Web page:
This is the missed tackle that really stuck with me after this game. Davis has McCown dead to rights in the pocket following a perfectly-executed corner blitz.

By running free at McCown, Davis has what should be the easiest sack of his career, yet the veteran McCown makes a subtle slide step in the pocket, forcing Davis to whiff on what should have been a sack, giving the Steelers nine in the game.

The biggest issue with this missed tackle was the fact that this was on third down with the Browns driving deep into Steelers territory. A sack here by Davis pushes the Browns out of field goal range and likely forces a nearly-impossible fourth-down attempt.

However, with Davis missing, McCown is able to find Duke Johnson Jr. for the big catch-and-run for the first down, allowing the Browns to later score on a strike from McCown to Gary Barnidge in the red zone.

Now lets take a look at the Colts game from Thanksgiving night.

Much like the Browns game the previous week, the Steelers really came out and set the tone early defensively with how physical they were going to be. By being physical, the Steelers were also able to tackle with good, sound technique, resulting in just five missed tackles in defensive snaps, with the final three missed tackles coming on special teams.

Al-Hajj Shabazz does almost everything right on this kick-off. The rookie defensive back flies down the field and squeezes in towards the middle of the field, shutting off any running lane for Jordan Todman to hit.

However, right before Shabazz gets to Todman, the Steeler defensive back has to avoid a block from the Colts’ up-man, causing him to come off of his line to Todman, throwing off his tackle angle ever so slightly.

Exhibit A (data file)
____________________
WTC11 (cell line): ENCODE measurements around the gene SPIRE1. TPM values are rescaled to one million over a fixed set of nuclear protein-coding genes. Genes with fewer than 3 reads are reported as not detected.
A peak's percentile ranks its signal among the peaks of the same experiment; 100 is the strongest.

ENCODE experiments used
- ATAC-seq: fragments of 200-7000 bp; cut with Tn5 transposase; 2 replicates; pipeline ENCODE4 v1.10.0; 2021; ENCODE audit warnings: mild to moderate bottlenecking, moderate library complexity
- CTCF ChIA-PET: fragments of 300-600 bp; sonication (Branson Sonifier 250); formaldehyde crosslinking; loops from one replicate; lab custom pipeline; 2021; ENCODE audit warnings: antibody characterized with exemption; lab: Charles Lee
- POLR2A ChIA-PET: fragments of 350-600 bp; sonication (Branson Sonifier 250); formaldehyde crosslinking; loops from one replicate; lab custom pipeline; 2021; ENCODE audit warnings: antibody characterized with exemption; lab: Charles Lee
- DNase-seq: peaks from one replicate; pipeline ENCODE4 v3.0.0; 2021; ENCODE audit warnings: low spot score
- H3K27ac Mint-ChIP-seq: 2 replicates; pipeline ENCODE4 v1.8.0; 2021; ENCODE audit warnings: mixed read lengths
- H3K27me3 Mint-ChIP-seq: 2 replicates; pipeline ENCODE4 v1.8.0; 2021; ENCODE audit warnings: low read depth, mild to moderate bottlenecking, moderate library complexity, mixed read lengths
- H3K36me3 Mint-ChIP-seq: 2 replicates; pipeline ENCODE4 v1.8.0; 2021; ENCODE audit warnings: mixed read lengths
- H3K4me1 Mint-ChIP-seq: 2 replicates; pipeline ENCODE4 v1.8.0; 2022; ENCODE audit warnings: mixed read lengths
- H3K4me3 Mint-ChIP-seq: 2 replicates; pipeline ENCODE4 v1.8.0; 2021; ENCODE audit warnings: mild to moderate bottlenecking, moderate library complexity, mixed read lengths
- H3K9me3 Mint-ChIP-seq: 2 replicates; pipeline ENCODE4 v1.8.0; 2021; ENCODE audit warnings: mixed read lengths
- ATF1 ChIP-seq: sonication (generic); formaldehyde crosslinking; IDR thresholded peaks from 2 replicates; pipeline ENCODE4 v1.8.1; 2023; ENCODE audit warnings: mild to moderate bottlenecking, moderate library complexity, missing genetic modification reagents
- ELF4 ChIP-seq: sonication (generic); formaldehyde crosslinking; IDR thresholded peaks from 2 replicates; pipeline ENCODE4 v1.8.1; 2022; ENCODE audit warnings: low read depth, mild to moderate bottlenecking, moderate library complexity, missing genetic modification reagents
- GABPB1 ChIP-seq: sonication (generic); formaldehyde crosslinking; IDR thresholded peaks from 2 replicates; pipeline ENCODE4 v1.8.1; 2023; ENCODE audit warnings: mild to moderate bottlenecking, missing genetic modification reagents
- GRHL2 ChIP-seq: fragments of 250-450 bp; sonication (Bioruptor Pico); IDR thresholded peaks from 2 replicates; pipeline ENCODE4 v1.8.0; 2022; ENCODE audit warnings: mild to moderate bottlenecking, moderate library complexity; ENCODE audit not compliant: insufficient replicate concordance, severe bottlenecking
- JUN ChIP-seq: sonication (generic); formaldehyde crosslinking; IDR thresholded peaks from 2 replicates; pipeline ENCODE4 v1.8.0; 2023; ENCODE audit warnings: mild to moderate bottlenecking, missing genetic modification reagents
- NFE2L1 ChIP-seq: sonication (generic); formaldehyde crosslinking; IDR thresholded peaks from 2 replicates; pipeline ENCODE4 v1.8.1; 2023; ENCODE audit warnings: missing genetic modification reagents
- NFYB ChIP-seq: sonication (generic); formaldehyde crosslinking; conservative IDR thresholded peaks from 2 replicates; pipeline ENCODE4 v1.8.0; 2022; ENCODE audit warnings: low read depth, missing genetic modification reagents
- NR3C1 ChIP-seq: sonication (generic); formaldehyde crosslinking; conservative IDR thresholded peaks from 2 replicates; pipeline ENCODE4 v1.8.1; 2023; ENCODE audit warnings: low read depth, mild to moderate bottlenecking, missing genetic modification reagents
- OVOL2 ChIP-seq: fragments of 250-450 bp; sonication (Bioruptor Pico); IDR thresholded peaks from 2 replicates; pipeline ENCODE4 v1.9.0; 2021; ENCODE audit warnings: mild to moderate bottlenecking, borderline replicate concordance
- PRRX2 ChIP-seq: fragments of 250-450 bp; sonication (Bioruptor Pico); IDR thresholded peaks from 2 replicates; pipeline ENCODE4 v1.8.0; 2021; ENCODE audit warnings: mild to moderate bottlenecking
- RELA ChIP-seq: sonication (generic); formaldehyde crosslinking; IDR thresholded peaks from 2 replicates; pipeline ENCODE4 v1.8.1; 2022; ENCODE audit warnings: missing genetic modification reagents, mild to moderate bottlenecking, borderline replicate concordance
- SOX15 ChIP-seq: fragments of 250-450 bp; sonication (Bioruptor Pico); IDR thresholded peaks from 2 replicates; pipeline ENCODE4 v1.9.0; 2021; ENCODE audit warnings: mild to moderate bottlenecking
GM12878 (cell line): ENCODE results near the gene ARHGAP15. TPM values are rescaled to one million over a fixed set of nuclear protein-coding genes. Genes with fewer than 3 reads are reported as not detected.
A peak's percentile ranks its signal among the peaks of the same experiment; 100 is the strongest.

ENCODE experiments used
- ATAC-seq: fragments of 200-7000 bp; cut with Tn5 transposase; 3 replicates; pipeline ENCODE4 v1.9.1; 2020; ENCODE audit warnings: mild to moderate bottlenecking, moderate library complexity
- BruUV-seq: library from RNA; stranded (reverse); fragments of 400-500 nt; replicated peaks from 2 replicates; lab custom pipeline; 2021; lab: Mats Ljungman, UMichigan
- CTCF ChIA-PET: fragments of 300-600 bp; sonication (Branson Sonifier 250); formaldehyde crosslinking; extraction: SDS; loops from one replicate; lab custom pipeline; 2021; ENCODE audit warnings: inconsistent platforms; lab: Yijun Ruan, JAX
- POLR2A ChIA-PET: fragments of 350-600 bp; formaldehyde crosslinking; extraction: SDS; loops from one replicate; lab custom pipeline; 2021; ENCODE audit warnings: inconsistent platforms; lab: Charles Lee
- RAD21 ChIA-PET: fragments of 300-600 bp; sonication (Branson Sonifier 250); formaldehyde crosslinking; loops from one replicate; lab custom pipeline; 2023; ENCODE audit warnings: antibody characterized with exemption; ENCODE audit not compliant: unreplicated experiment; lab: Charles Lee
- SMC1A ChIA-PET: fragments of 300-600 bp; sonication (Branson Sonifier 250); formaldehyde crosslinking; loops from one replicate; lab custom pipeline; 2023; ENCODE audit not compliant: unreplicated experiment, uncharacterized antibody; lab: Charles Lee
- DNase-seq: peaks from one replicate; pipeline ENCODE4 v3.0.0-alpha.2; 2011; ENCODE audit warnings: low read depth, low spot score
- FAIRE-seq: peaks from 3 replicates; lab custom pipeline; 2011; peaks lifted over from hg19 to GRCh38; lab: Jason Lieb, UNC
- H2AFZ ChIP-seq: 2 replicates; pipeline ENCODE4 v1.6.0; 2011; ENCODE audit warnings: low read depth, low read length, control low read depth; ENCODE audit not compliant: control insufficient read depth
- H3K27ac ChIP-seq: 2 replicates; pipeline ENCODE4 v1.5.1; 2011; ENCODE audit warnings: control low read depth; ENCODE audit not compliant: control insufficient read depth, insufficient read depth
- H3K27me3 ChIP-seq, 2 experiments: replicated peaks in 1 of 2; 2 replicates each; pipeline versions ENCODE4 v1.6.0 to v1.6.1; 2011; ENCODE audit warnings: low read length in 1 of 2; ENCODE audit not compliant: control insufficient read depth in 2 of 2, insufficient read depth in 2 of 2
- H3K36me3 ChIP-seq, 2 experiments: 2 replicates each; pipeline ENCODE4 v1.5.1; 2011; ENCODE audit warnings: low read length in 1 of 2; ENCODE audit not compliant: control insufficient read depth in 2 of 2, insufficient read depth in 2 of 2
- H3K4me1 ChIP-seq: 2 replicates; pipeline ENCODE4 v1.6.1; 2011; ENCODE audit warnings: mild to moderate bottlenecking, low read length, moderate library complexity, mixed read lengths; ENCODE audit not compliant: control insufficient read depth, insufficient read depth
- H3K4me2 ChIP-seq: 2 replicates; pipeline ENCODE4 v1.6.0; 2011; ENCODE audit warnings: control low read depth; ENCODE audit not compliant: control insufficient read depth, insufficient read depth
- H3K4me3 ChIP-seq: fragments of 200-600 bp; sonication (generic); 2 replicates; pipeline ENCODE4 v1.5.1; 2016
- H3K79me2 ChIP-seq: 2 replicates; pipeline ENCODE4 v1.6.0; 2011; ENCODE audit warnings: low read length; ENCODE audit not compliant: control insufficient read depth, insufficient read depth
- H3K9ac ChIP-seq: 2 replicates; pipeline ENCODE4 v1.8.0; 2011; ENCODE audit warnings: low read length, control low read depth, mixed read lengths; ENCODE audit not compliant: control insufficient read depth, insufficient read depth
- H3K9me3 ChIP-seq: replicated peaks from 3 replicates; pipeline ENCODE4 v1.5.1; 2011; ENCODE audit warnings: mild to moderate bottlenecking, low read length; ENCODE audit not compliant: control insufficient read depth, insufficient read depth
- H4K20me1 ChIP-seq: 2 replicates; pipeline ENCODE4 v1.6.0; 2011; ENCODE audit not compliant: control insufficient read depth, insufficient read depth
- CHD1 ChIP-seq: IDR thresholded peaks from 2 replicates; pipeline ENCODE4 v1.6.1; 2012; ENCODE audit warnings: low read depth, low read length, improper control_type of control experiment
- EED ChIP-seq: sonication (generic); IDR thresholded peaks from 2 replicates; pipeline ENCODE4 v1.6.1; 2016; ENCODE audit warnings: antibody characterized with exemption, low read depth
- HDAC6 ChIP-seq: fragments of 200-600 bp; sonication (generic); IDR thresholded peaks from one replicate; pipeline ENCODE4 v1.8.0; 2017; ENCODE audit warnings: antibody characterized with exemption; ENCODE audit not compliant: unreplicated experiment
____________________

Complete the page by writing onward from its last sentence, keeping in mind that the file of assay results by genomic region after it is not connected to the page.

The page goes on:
With that happening, Shabazz is only able to get just an arm on Todman, allowing the Colts return to easily break the tackle attempt to get down the right sideline.

It goes down as a missed tackle for Shabazz simply because he got a hand on Todman, and if he was able to make this play, maybe we aren’t harping on Danny Smith’s job status this week as much as we have been.

On this third down run by Robert Turbin, there’s really nothing the Steelers could have done differently up front to stop him from picking up the first down. The Colts had the perfect play call against the right front, and they executed it well.

Where the issues though is Davis’ angle to the ball carrier and effort to get him on the ground. It’s sub-optimal at best coming from a guy who has gotten better each and every week.

At the snap, Davis is bailing out expecting pass, but credit to him though as he reads it quickly and fires back downhill towards the play. However, he takes a bad angle to the ball, allowing Turbin to cut back, forcing him to flail at his legs and miss.

The missed tackle gave Turbin another five yards or so. Fortunately for the rookie, Mike Mitchell was there to sort of clean it up, and the Steelers were able to hold the Colts off the board in the end.